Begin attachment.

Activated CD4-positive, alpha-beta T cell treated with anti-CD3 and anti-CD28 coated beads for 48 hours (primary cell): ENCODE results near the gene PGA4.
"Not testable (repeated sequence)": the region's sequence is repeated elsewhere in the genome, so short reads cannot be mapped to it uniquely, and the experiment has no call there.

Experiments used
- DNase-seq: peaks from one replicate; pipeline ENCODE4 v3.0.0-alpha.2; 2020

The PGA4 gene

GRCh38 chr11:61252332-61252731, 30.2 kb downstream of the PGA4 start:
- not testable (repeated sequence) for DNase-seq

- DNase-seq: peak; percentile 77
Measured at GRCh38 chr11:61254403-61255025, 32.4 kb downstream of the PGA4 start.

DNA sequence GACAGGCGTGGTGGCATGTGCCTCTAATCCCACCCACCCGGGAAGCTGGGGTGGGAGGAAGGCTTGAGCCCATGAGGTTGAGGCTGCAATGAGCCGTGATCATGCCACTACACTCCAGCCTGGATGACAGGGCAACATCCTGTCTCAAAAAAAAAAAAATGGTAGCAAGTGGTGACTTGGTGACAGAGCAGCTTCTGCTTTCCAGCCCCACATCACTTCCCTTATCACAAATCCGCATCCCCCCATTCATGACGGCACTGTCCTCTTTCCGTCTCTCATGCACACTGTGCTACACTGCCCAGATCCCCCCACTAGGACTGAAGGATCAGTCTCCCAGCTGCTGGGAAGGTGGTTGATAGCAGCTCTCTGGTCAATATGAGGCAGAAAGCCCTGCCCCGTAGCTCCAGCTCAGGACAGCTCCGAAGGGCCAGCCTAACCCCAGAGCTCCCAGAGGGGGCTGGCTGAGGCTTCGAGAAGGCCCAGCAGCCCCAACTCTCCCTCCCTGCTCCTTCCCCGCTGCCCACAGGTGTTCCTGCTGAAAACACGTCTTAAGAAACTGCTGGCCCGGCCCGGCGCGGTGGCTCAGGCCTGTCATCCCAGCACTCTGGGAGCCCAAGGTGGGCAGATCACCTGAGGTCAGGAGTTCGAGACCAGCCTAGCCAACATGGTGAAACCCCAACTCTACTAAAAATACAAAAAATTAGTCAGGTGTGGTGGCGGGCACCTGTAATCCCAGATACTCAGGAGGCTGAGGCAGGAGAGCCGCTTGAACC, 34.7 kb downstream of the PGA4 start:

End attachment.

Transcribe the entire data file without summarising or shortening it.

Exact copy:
Activated CD4-positive, alpha-beta T cell treated with anti-CD3 and anti-CD28 coated beads for 48 hours (primary cell): ENCODE results near the gene PGA4.
"Not testable (repeated sequence)": the region's sequence is repeated elsewhere in the genome, so short reads cannot be mapped to it uniquely, and the experiment has no call there.

Experiments used
- DNase-seq: peaks from one replicate; pipeline ENCODE4 v3.0.0-alpha.2; 2020

The PGA4 gene

GRCh38 chr11:61252332-61252731, 30.2 kb downstream of the PGA4 start:
- not testable (repeated sequence) for DNase-seq

- DNase-seq: peak; percentile 77
Measured at GRCh38 chr11:61254403-61255025, 32.4 kb downstream of the PGA4 start.

DNA sequence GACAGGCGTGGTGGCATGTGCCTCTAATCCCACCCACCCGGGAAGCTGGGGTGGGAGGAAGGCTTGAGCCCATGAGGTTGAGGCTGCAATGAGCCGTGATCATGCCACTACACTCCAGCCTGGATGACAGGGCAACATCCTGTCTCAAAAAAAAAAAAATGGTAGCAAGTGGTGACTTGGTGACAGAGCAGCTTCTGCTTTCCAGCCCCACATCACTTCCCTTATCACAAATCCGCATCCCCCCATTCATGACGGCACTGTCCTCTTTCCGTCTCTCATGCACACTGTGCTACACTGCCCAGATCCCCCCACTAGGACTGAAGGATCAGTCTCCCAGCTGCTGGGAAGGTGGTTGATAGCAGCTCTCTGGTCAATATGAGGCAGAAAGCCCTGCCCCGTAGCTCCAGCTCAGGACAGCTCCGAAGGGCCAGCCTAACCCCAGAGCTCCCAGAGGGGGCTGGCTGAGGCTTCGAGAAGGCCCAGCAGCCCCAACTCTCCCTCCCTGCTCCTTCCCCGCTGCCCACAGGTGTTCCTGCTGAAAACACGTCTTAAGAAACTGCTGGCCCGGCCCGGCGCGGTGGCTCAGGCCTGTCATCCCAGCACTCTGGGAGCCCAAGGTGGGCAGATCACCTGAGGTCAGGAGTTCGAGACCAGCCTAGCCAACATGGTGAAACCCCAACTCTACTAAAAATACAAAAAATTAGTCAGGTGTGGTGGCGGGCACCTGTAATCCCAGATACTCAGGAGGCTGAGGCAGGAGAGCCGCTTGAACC, 34.7 kb downstream of the PGA4 start: